Fairﬁeld University is a private liberal arts
institution consisting of 3,000 undergraduate
students and about 1,000 graduate students.
The university is composed of a College of Arts
and Sciences, School of Business, School of
Nursing, School of Continuing Education, BEI
School of Engineering, Graduate School of
Education and Allied Professions, Graduate
School of Business, and Graduate School of
The university ﬁrst acquired an IBM 1500
computer in 1968, which served the institution
for its academic and administrative applications
until 1979. In 1979, a DEC System 2060 was
acquired followed by a DEC VAX in 1986.
Most of the departments on campus were con-
nected to the main system through data lines,
and used terminals for access to the data stored
on the central system.
In 1992, a change was instituted that led to
the installation of a ﬁber optic backbone, and
every building was connected through this
backbone. The plan was for every building to be
connected through local area networks (LANs).
Thus the terminals were to be replaced by
personal computers connected to the LAN.
The purpose of this study is to examine man-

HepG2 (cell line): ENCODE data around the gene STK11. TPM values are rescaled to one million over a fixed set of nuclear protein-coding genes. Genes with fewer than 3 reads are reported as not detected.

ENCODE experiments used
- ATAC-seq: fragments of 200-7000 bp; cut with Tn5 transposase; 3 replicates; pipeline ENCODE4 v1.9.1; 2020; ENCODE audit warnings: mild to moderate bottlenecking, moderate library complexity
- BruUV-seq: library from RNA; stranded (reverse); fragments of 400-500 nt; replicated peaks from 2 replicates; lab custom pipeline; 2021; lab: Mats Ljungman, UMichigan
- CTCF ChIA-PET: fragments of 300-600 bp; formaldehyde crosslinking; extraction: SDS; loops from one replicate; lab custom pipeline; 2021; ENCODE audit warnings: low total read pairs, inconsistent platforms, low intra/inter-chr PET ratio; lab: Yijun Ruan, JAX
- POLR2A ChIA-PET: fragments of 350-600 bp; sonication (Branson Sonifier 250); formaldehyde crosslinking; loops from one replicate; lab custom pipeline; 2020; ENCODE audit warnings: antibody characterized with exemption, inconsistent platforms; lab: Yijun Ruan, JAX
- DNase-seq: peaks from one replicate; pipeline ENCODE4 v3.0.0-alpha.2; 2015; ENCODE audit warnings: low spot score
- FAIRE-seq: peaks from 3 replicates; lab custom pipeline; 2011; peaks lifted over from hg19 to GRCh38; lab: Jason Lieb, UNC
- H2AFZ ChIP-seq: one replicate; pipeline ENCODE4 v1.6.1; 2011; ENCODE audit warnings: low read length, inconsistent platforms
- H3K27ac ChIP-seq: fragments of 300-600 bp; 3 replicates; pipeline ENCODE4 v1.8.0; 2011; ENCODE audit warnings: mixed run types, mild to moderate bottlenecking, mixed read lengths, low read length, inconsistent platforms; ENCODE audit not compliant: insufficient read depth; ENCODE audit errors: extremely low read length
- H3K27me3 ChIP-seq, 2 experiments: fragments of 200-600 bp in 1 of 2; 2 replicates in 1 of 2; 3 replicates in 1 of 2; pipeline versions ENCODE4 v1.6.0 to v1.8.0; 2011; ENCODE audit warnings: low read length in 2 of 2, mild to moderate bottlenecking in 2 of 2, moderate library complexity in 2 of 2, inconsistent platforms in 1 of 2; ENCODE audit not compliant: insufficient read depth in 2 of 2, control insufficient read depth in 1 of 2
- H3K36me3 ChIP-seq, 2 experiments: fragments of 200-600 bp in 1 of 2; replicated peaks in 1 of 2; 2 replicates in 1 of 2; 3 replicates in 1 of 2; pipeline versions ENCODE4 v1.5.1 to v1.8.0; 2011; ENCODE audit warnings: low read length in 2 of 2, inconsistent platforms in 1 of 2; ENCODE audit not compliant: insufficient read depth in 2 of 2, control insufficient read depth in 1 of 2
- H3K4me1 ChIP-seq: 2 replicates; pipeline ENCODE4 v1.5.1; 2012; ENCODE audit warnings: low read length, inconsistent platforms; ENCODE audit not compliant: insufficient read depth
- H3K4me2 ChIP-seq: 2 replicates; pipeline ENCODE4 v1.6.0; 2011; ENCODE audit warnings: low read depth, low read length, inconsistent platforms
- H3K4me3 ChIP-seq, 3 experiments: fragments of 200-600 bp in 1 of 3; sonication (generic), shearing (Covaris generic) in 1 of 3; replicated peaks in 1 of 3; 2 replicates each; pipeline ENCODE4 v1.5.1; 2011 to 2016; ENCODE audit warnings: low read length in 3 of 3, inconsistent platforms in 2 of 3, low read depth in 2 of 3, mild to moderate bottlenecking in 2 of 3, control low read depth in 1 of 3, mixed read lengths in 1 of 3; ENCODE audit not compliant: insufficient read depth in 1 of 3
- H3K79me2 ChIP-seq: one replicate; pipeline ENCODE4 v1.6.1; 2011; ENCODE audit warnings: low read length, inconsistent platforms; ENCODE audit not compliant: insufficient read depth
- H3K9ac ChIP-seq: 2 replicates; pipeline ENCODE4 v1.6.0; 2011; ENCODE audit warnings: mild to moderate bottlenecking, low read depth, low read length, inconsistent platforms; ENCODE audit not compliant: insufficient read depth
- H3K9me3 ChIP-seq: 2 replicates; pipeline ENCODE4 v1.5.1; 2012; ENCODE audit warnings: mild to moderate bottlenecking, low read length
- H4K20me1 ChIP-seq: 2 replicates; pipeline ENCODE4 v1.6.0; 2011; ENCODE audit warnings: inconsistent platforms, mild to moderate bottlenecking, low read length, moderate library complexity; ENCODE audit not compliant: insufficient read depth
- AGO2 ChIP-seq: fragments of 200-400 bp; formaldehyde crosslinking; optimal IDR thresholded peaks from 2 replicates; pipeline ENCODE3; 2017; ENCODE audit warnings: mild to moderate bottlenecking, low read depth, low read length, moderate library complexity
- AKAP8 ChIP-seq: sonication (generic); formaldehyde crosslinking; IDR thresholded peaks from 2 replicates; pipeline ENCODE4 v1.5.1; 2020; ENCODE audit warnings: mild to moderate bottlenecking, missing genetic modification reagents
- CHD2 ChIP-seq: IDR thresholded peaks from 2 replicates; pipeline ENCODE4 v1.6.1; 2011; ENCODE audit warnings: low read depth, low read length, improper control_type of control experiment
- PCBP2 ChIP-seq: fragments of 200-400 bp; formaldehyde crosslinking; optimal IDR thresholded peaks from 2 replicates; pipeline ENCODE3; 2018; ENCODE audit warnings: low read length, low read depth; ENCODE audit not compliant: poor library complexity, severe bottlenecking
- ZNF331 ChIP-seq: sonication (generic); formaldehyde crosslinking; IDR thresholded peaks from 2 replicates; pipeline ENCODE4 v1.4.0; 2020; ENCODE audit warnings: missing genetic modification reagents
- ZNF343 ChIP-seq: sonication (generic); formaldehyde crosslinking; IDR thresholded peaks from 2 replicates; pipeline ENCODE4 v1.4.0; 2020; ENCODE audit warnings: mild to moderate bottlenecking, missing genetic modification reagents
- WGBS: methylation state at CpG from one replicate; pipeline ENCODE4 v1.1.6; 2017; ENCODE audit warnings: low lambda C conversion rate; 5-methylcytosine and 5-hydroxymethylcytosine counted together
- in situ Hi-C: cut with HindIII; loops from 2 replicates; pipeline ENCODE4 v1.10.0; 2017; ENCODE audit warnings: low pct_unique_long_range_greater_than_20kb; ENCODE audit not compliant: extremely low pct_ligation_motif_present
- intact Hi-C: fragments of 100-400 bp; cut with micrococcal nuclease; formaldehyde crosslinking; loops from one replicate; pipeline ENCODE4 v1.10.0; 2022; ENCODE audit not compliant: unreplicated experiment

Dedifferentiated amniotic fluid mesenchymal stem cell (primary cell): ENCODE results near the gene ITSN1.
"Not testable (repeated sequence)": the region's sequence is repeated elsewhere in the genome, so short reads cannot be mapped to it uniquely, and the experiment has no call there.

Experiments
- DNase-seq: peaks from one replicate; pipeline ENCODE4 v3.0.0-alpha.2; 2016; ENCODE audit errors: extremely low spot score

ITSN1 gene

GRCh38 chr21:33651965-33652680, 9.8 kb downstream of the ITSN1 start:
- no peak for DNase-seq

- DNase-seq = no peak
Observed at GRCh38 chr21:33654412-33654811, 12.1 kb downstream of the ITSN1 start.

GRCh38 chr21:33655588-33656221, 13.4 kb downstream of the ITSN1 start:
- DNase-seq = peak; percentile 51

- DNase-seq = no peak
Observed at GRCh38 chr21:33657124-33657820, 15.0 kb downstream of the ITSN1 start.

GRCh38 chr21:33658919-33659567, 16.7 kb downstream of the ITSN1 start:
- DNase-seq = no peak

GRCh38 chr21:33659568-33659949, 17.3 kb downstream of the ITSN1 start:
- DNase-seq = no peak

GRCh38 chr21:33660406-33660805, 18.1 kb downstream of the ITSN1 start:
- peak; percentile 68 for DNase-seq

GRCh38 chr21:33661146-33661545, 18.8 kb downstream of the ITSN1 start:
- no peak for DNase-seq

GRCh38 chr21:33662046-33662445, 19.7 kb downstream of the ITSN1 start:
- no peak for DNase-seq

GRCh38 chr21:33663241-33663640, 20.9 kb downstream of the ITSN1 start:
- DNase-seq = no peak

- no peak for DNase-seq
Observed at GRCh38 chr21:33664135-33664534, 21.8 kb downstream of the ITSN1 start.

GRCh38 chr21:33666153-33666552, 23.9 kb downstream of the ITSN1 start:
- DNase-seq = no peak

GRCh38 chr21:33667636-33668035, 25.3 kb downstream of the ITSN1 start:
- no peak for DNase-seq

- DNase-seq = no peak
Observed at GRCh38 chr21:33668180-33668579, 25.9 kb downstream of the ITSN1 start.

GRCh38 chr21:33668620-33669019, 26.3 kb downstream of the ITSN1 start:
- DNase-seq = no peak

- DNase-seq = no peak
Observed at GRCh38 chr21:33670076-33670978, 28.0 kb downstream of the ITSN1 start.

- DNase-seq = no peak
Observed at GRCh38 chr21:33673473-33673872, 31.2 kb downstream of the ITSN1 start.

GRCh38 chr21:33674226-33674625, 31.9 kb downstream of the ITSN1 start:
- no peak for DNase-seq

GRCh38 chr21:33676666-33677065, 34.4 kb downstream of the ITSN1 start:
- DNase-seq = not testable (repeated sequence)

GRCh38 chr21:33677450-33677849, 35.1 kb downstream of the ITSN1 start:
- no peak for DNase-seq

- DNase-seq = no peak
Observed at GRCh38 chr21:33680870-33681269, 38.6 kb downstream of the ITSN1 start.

agerial and economic aspects of the introduc-
tion of information technology at Fairﬁeld
University, its recent rapid growth, and to draw
conclusions about Fairﬁeld University’s needs.
To ensure a logical and consistent research
design, the research in this study replicated the
work of Levy (1988) at the University of
Arizona. This study also extended the Levy
(1988) study in its investigation of the aspects of
the Internet, the World Wide Web, and client/
server computing. The replication of the Levy
(1988) study at Fairﬁeld University is also an
extension of the original study from a large
university to a small private institution.
Managerial issues examined included the
level of managerial and faculty commitment to
information technologies. In addition, the
degree of centralization/decentralization, the
in a university: a case
Winston Tellis is Director of Technical Services, Fairﬁeld
University, Fairﬁeld, Connecticut, USA.
Reports on a case study conducted at Fairﬁeld University,
USA, on the rapid increase in information technology
implementation. The study replicated the work of Levy and
extended it by examining aspects of the Internet, World Wide
Web, and client/server computing. Survey instruments were
the primary means of data collection, augmented by
interviews and internal documents. The results show
potentially large increases in expenditure ahead as users feel
the need to use the new technology. Users, however rejected
most of the listed sources of funds to pay for the increase in
expenditure. Recommendations include more formal server
capacity planning and conﬁguration, and shorter information
technology planning cycles.
Campus-Wide Information Systems
Volume 14 · Number 3 · 1997 · pp. 78–91
© MCB University Press · ISSN 1065-0741